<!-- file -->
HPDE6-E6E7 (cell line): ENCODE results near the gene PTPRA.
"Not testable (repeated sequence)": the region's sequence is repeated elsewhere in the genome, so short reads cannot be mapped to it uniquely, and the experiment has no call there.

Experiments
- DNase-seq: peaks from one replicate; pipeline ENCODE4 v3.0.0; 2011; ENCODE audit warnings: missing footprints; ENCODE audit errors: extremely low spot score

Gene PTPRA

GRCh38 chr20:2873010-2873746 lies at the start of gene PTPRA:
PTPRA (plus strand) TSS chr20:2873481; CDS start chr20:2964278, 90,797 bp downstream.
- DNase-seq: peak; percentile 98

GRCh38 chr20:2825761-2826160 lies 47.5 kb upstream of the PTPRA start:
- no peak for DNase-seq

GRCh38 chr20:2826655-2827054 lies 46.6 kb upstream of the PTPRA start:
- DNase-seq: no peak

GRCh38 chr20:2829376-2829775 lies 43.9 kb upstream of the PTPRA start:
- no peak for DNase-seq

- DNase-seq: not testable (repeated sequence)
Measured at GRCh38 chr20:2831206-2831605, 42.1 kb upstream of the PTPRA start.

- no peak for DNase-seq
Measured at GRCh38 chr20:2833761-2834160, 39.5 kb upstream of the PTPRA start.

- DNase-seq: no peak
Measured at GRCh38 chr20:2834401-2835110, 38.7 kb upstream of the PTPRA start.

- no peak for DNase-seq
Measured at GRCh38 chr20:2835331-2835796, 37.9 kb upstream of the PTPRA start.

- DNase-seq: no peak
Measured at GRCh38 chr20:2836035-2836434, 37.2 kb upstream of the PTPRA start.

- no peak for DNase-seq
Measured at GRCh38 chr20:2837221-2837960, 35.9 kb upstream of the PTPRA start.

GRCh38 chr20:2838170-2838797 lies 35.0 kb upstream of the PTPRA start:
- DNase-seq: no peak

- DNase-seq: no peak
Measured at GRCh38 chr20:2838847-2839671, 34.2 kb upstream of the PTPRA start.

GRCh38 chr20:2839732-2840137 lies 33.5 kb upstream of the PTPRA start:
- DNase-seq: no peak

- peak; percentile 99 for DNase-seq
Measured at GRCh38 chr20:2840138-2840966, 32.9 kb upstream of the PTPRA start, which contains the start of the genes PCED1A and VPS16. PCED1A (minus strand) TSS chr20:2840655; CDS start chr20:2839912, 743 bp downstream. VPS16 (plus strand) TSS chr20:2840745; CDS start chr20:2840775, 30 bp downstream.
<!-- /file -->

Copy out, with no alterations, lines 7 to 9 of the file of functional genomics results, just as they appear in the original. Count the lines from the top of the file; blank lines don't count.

PTPRA (plus strand) TSS chr20:2873481; CDS start chr20:2964278, 90,797 bp downstream.
- DNase-seq: peak; percentile 98

GRCh38 chr20:2825761-2826160 lies 47.5 kb upstream of the PTPRA start: